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Adrian Willaert and the Theory of Interval Affect: The Musica Nova Madrigals and the Novel Theories of Zarlino and Vicentino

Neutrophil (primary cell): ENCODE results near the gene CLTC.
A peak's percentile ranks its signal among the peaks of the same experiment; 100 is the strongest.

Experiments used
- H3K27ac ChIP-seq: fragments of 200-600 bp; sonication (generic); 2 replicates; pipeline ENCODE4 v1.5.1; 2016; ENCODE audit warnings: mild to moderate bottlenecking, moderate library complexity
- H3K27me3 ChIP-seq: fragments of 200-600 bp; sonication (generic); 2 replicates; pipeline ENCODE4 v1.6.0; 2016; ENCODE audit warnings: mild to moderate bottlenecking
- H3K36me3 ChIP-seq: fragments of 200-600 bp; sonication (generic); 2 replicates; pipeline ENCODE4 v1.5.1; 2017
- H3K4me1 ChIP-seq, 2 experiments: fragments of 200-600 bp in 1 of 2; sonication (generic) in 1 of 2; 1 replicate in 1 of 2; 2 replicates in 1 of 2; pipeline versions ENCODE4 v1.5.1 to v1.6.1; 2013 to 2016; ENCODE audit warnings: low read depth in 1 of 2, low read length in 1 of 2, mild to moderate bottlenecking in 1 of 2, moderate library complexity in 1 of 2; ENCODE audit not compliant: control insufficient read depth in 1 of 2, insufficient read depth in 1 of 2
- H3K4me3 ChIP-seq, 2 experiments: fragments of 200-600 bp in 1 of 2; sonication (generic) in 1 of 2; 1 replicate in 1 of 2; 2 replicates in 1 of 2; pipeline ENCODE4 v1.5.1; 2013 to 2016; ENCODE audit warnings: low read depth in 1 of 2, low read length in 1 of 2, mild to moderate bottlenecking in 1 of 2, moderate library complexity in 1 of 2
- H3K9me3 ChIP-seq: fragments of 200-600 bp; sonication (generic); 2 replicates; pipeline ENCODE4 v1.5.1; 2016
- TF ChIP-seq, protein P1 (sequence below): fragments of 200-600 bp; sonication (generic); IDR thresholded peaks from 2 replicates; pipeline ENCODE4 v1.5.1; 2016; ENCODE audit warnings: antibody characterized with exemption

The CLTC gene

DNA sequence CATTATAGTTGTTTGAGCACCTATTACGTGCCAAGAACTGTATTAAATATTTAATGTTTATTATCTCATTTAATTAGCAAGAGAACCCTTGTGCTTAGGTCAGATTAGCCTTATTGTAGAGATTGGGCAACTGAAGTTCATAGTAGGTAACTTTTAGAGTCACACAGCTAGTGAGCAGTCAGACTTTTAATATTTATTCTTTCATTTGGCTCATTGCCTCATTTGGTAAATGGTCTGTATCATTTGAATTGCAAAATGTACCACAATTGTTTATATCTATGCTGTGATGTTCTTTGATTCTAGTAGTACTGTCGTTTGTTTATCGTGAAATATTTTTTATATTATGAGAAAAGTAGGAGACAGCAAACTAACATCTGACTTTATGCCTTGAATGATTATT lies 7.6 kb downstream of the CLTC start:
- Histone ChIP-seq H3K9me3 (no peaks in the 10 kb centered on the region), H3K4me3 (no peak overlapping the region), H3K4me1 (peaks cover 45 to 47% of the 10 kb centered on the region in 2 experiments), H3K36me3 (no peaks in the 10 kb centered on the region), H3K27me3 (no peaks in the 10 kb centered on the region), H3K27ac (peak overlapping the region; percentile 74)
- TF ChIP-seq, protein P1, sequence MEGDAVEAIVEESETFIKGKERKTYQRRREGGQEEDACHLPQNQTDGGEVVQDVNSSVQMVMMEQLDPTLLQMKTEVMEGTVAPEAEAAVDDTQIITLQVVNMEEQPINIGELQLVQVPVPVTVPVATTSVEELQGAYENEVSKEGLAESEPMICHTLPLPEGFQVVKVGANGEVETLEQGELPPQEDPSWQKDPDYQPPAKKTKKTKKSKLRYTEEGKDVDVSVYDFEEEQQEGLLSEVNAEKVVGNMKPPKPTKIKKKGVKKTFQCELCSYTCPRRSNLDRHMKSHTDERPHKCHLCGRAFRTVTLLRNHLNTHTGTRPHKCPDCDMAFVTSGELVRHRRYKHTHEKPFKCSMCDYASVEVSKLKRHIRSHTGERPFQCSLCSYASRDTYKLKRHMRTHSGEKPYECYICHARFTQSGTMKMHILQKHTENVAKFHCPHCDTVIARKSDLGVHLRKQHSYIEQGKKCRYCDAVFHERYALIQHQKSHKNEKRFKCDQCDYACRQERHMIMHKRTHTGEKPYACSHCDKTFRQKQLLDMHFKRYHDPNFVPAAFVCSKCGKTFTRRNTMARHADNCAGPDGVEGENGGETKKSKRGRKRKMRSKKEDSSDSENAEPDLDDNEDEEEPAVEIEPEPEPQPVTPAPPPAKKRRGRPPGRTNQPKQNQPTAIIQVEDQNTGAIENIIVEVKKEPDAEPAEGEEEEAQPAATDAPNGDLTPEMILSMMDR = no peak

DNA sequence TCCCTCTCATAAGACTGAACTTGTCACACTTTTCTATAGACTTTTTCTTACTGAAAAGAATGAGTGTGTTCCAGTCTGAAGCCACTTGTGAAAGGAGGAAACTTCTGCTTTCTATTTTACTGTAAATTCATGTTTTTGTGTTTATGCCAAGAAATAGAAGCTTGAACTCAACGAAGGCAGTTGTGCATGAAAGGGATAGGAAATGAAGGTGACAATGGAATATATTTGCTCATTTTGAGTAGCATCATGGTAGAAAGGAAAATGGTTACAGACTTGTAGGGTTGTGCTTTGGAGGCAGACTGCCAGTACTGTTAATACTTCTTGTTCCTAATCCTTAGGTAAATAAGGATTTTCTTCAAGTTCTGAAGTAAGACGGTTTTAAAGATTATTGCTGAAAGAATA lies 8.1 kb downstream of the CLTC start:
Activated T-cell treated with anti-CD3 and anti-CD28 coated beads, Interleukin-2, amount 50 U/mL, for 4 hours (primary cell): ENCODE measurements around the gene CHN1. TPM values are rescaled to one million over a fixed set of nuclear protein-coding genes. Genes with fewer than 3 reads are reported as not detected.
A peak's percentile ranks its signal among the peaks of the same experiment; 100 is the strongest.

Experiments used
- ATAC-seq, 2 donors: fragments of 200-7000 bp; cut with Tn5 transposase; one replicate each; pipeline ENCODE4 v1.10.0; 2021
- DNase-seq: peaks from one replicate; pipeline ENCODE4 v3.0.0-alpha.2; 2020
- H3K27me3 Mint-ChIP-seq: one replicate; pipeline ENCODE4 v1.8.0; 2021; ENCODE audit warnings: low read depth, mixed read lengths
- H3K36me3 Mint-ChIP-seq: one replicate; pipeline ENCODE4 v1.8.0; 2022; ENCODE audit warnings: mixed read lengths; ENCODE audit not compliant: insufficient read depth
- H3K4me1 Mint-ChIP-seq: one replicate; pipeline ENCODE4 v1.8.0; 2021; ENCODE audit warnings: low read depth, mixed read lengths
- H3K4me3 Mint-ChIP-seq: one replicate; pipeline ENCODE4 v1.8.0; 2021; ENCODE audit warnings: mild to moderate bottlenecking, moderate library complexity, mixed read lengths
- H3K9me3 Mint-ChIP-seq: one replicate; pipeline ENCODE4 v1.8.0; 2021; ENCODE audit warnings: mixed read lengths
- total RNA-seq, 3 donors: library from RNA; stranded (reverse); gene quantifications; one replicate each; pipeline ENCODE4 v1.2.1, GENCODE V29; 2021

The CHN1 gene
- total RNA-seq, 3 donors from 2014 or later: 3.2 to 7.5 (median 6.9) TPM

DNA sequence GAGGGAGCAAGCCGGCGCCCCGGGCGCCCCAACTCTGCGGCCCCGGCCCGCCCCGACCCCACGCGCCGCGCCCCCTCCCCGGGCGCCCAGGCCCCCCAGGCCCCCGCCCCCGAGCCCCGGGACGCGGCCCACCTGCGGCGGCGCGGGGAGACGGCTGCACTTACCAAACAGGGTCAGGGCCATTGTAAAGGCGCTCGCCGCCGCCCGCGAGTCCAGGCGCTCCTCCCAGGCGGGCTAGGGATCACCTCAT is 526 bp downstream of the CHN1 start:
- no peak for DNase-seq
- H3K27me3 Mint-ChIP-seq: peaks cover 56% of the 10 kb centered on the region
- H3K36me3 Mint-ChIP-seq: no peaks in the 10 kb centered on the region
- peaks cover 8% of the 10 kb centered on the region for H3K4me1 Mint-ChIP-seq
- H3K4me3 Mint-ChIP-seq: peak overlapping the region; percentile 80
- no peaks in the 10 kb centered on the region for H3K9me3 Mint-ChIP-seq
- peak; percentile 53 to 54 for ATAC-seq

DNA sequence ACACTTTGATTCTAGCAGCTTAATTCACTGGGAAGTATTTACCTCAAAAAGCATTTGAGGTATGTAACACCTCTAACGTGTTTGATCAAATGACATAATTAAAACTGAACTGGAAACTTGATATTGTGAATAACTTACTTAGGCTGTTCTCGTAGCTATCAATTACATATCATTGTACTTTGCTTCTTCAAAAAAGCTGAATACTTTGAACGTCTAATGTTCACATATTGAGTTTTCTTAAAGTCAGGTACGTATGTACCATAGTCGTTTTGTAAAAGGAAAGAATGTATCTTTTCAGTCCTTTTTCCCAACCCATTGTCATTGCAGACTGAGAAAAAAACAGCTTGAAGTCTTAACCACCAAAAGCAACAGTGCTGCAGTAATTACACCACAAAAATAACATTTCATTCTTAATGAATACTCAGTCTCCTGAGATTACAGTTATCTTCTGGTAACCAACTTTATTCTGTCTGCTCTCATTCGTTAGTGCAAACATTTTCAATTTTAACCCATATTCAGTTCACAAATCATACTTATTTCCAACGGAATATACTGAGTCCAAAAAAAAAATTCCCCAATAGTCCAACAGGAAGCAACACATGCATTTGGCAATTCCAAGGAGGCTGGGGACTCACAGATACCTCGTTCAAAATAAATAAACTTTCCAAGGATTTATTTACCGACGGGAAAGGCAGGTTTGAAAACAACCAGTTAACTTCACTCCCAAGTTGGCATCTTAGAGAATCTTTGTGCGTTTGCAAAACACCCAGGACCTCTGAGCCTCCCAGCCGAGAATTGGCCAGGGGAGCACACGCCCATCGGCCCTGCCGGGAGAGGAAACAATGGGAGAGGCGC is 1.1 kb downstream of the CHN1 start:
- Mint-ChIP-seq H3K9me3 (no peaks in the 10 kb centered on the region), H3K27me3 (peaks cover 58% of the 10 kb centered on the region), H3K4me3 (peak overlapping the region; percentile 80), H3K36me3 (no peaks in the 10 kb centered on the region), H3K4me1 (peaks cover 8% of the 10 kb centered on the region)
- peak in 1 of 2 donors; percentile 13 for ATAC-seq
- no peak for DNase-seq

Adrian Willaert and the Theory of Interval Affect: The Musica Nova Madrigals and the Novel... 1  For  an  enlighteng  discussion  of  the  private/public  s   tylisc  bifurcaon    mid-sixteenth-century  Venice,  see  Feldman (1995, 197–259). More recently, Susan McClary  (2004,  78–100)  analyzes  the  sophiscated  modal  structures of four Musica nova madrigals as arculatg a variously  flected  “radical  wardness”  that  acquires  shape  from between the les of Petrarch’s poetry. Journal of Music Theory  55:2, Fall 2011 DOI 10.1215/00222909-1540383  © 2012 by Yale University ter Mentre che’l cor, I’ piansi, hor to, and tai: hor piango (the author  does not jusfy the reason for selectg those parcular works). Chapter 4  considers the evoluon of Willaert’s secular style from the perspecve of the  theory of musical affect. It argues that while pre-Musica nova madrigals were  not shaped by consideraons of musical affect, the later-published ones contued to refe the stylisc novaons of that path-breakg collecon. The  fifth and fal chapter explores the impact of Willaert’s affecve style on later  composers  such  as  Cipriano  de  Rore,  Girolamo  Parabosco,  and  Francesco  della  ola.  e  to  space  limitaons,  this  reew  concentrates  on  the  first  three chapters of the book,  which the author lays out the guidg prciples of the theory of terval affect and demonstrates its analycal applicaons. This is not to slight the last two chapters, however, which cast new light  on Willaert’s arsc trajectory and historical legacy. The first chapter of the book, “Contexts,” offers an overew of the musical scene of mid-sixteenth-century Venice (1–11), emphasizg the regulave  noon of stylisc decorum as it applied to private versus public and sacred  versus secular forms of expression (29–39). The treases by Zarlo and cento demonstrate the strong humanist leangs of the upper echelon of Venean musical culture, which would presumably have endorsed unhesitatgly  Willaert’s pursuit of musical affect. The middle secon of the chapter proposes one of the central claims of the book, namely, that Willaert’s affecve use  of tervals marked a signifit departure from preous attempts at representg affect through music (11–23). The “novelty of the theory of terval  affect” (11) is borne out of two major consideraons. First, the treases of Zarlo and cento confirm without the shadow of a doubt that the affecve  dimension of Musica nova was the result of a deliberate strategy.  contrast,  the modern recognion of deliberate affecve strategies  earlier composers  is variably clouded by our lack of knowledge of composional tent (12–15).  Second, Willaert not only was tenonally expressive  his madrigals but also  achieved his expressive goals by relyg on a new concept of harmony that subsumed the older noon of diatonic space— which a nascent awareness of  musical affect was conveyed by the hexachordal arculaon of the gamut— to a new taxonomy of major and mor vercal sonories, now ewed as  “categories of sonic character . . . that could be manipulated for expressive  purposes” (19–20, 24). Both arguments present conceptual difficules.  As an illustraon of a pre-Willaeran approach to musical affect, the  author discusses two famous passages from Guillaume  ’s tenor motet  Ave rega coelorum (composed  1464),  which the personal pleas “Miserere  tui labens ” (“have mercy on your perishg ”) and “Miserere  suppli  ” (“have mercy on your supplit  ”) are set to slowmovg “c-mor-like” chords that greatly contrast with the serene “C-majorlike” episode precedg it. example 1 shows the scorg of the second “Miserere” vocaon. Mengozzi Mengozzi, Ex. 1:   Mengozzi on McKney Gau de Gau ri - o su - per om nes spe - ci - de o Gau de ri - su per om ri nes o - , , sup - pli - spe - ci - o , sup - pli - sup - pli Example 1. McKney’s example 1.3: from , Ave rega coelorum  le with leeman Perks’s terpretaon of this passage,2 McKney  recognizes that the sudden trusion of the e ♭ s “may result  an emoonal  impact upon the listener,” while sll matag that “such gestures must be  distguished from those that are truly affecve” (17). To hear those passages  as  modal  changes  à   la  Schubert  would  be  anachronisc,  because  noons  of “majorness” and “morness” were alien to fifteenth-century sensibilies:  “One  not  safely  conclude  that  this  ‘morness’  was  the  primary  http://www.deepdyve.com/assets/images/DeepDyve-Logo-lg.png Journal of Music Theory Duke University Press